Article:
That may be the ultimate example of wasting your life. Charles Spurgeon said, “To be born into the Christian life, which gives great pain and sorrow, would be a miserable thing if it were not compensated by the hope of glory that we have in Christ.”

The sad reality is that many are living without hope!

Many refuse to acknowledge Jesus as Lord so there is no reason to hope past this life, and there is no comfort in death. They are living as if they resurrection didn’t happen.

Here is our hope – “But in fact Christ has been raised from the dead, the firstfruits of those who have fallen asleep” (I Cor 15:20). And it’s because of truths like this that we can sing refrains like this

“Christ alone; cornerstone

Weak made strong; in the Saviour’s love

Through the storm, He is Lord, Lord of all.”

If Christ Is Not Raised (Part 6)

If Christ is not raised, there is no eternity in heaven – “Then those also who have fallen asleep in Christ have perished” (I Corinthians 15:18).

Paul says, “If Christ didn’t raise from the dead, then everyone who has died claiming to be a Christian, won’t enjoy eternal life with their Creator but either eternal condemnation or annihilation (depending on how you translate that word “perished.”) Either way, it’s not eternal life with God in heaven … and that’s awful.

We might believe one thing and end up somewhere else. There would be no future of any kind. In fact, our whole existence – past, present and future – is pointless.

R.C.H. Lenski writes about this predicament of ours without the resurrection –

“They love and die without God and hope in this world. But it is still more pitiful, because it is far more tragic, to have a great hope in the heart throughout life, to shape the whole life according to that hope, to crucify the flesh, to war against temptation, to bear the cross, to suffer reproach and many other ills for the sake of this hope, and then in the end to have that hope turn out to be an iridescent bubble, a vacuous dream. This is Paul’s commentary on a Christianity that exists for this life only without regard to what is to come thereafter. Yet this is the type of Christianity that not a few seek to popularize at the present time. A Christianity without a risen Christ and the sure and certain hope of our resurrection from the grave, whatever men may say in laudation of its moral influence and its good works, is worse than none.” (I-II Corinthians, pg. 658)

Imagine the anger and despair if you woke up in hell and you were able, in between the reverberation of pain and suffering, able to converse with another sufferer and asked him, “What happened? Why are we here?”

Imagine in between the tears of pain, that person responded to you, “Jesus didn’t really conquer death. His skeleton is still in that tomb. Salvation was not accomplished. We are here for good!” Can you think of any worse news than that?

Let me illustrate this another way. Remember the death of a loved one that knew the Lord. Remember the glimmer of hope and encouragement you found in knowing that you would see them again in glory. It helped the pain subside a bit knowing that their departure would not the end of your being with them.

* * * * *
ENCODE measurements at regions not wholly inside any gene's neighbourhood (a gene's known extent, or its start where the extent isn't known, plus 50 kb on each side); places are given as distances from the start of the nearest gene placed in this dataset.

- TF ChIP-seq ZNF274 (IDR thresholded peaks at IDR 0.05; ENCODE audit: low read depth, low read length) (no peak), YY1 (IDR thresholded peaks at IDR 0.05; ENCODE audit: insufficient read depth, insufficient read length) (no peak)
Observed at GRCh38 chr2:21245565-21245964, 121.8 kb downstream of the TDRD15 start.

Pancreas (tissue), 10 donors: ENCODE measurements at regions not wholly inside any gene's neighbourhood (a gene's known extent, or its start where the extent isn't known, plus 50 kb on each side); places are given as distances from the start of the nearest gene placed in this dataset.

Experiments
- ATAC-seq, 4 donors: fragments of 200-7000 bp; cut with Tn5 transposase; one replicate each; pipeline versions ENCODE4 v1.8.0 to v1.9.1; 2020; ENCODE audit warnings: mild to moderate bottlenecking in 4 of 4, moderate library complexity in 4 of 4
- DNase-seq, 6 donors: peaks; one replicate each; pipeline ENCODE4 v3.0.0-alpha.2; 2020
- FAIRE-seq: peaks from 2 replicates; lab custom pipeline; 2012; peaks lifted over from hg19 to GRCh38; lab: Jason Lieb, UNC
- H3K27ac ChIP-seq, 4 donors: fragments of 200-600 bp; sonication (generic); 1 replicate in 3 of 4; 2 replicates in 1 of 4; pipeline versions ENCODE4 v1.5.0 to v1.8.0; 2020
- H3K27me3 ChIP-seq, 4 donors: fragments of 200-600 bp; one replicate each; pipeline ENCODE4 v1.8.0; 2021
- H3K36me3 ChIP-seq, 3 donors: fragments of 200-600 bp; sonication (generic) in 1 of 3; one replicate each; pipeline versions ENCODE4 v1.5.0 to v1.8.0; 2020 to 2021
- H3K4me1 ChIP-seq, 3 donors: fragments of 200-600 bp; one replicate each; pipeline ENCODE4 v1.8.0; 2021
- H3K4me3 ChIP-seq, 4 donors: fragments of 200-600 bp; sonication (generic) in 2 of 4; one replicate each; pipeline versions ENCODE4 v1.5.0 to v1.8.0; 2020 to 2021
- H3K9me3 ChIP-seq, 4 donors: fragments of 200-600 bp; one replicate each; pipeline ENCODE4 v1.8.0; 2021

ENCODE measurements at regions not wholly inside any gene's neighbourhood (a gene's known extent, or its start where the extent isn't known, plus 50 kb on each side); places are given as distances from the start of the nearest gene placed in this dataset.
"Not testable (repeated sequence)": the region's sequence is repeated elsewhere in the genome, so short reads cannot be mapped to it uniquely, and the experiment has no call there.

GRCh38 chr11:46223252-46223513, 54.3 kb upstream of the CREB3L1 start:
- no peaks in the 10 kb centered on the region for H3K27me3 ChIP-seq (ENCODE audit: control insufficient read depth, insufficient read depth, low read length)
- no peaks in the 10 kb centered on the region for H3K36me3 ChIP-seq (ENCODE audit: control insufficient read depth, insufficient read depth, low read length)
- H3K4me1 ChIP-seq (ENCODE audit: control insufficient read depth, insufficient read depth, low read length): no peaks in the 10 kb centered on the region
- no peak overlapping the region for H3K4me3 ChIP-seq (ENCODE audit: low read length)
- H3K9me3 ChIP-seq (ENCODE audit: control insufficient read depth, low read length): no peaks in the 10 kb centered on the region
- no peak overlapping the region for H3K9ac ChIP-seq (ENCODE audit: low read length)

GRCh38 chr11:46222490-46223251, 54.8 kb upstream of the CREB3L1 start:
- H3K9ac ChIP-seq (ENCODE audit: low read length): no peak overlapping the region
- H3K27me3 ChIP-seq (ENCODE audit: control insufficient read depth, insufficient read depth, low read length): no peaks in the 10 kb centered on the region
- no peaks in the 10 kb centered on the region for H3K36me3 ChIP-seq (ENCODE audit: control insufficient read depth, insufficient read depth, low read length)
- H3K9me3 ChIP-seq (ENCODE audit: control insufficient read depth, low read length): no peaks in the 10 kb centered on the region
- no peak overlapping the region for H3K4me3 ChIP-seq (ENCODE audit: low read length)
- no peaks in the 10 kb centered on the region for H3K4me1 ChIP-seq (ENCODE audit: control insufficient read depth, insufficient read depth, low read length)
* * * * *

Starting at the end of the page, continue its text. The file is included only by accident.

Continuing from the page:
Well, if Jesus didn’t raise from the dead, that hope and encouragement has been all erased. There will be nothing but terrible silence when they are put into the ground.

If Christ Is Not Raised (Part 5)

If Christ is not raised, we are still condemned by our sin – “And if Christ has not been raised, your faith is futile and you are still in your sins” (I Corinthians 15:17).

Is there any worse news than this? If Jesus didn’t rise from the dead, our “sins” still condemn us. We would still have to face the consequences of our sin and death. When Jesus was speaking to the religious leaders, he told them he was going to leave earth and the consequence of their rejection would be this – “I am going away, and you will seek me, and you will die in your sin. Where I am going, you cannot come” (John 8:21). Paul is saying, “If Jesus didn’t raise from the dead, that will be you too – regardless of how much good works you accumulate.”

One of my favorite Gospel verses in Scripture is II Corinthians 5:21 – “For our sake he made him to be sin who knew no sin, so that in him we might become the righteousness of God.” But if Jesus didn’t raise from the dead, the truth would really be this – “For our sake he made him to be sin who knew no sin, but WE WILL REMAIN IN SIN, because HE FAILED TO ESCAPE THE GRAVE.”

How about John 3:16 – “For God so loved the world, that he gave his only Son, that whoever believes in him should not perish but have eternal life”? If Jesus didn’t raise from the dead, we’d read, “For God so loved the world, that he gave his only Son, but HIS SON DIED AND COULDN’T DEFEAT DEATH, so WHOEVER BELIEVES IN HIM IS A LIAR, and WILL PERISH AND NOT HAVE ETERNAL LIFE.”

How about Romans 8:1 – “There is therefore now no condemnation for those who are in Christ Jesus”? If Jesus didn’t raise from the dead, we would read that verse this way – “There is therefore STILL condemnation for those who are in Christ Jesus.”

And you could even read Revelation 5:9 this way – “You (referring to Jesus Christ) ARE NOT WORTHY to take the scroll and to open its seals, for you were slain and BURIED AND YOU REMAINED THERE, and your blood was not ransomed for people from every tribe and language and people and nation.” In fact, that verse wouldn’t even exist, because Jesus would still be in the grave!

Without the resurrection of Christ, we are still condemned. His death would have accomplished nothing. At best, it could have been made into another movie about a hero who loves the people he died for. But there would be no atonement, no justification, no sanctification and no glorification without Jesus defeat of death and raising from the dead. There would be no rescue from sin.